Organic cacao farming systems outperform conventional counterparts for several terms of economic and environmental sustainability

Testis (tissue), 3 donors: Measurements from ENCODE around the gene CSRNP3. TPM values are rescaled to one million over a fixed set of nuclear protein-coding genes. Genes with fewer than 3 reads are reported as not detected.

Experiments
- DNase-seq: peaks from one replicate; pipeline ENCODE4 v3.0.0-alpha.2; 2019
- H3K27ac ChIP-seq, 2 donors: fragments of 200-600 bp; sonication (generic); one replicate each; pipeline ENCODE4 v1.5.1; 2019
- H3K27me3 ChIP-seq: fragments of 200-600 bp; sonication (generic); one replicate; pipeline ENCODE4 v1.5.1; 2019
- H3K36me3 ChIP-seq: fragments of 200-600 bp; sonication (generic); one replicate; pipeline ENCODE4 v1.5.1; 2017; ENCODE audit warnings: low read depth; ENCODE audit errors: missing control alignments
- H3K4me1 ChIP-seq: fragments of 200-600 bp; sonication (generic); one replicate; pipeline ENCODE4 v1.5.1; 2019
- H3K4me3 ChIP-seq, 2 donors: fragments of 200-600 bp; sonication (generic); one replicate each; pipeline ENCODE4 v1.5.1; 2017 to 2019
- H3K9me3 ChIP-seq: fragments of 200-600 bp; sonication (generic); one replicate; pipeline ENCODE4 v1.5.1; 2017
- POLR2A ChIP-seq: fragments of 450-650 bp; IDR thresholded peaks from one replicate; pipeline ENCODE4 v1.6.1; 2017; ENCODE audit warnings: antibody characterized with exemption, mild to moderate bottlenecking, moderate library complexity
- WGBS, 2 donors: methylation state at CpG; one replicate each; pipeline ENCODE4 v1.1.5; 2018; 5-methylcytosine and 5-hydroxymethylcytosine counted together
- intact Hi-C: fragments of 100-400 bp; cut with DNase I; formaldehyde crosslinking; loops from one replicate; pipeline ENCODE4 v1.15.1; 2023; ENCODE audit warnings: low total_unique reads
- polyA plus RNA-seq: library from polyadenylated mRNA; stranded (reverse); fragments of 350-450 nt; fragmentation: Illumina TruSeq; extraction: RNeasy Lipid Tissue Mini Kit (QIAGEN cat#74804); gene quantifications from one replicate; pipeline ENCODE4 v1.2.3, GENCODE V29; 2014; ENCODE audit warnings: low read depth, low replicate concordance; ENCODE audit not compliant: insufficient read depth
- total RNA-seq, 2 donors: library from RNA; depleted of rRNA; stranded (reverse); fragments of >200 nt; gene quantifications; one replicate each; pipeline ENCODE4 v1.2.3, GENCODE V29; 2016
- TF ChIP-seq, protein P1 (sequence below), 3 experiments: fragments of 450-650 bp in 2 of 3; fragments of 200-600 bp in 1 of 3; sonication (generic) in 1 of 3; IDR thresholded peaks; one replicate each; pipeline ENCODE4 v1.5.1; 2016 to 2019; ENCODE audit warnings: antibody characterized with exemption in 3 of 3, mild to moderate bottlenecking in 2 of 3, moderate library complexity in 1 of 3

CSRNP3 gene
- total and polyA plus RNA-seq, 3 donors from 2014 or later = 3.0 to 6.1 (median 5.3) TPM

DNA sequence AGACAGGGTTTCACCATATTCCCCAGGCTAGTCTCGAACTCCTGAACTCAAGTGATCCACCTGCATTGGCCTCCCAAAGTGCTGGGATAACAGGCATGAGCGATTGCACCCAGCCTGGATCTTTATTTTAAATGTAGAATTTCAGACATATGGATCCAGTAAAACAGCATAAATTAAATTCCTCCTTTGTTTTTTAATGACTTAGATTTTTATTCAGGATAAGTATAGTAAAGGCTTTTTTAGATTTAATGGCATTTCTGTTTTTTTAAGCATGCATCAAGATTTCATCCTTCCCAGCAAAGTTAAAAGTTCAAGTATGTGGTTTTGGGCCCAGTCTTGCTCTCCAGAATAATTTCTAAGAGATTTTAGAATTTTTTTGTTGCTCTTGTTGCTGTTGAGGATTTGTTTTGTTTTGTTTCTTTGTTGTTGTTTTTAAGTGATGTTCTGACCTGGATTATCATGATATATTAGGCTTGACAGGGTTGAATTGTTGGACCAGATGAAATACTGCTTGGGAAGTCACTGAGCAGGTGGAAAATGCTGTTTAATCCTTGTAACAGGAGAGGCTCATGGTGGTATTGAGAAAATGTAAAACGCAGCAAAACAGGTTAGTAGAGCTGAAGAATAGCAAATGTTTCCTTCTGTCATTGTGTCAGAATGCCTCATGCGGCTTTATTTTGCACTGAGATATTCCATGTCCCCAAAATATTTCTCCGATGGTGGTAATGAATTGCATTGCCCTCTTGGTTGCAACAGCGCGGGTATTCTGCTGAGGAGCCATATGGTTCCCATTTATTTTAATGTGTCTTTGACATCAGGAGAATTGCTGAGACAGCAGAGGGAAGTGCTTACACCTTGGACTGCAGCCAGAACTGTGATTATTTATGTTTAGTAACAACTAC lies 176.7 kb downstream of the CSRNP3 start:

Successful rural development hinges on both the profitability and the environmental sustainability of cropping systems. This is especially true in regions like the tropics where the success of crop production is tightly linked to the livelihoods of small-holder farmers. A recent study published in the journal Environmental and Sustainability Indicators found that organic cacao production offered more economic and environmental sustainability than conventional cacao production. Using the SMART-Farm tool to measure roughly 300 variables of sustainability across nearly 400 organic and conventional cacao farms, the study found that organic farms had higher profitability (20%), more gender equity (27%), less land degradation (24%) and water use (29%), fewer greenhouse gases (22%), and more biodiversity (26%). Farmers who practiced organic production were also more verbally committed to overall sustainability in the tropics. Because profitability margins are so tight in cacao, there is significant concern about potential yield reductions in organic production, however, higher price premiums offset any yield reductions, resulting in higher profitability. This helps make organic a more viable option for farmers who also have goals to increase environmental sustainability of their farming operations.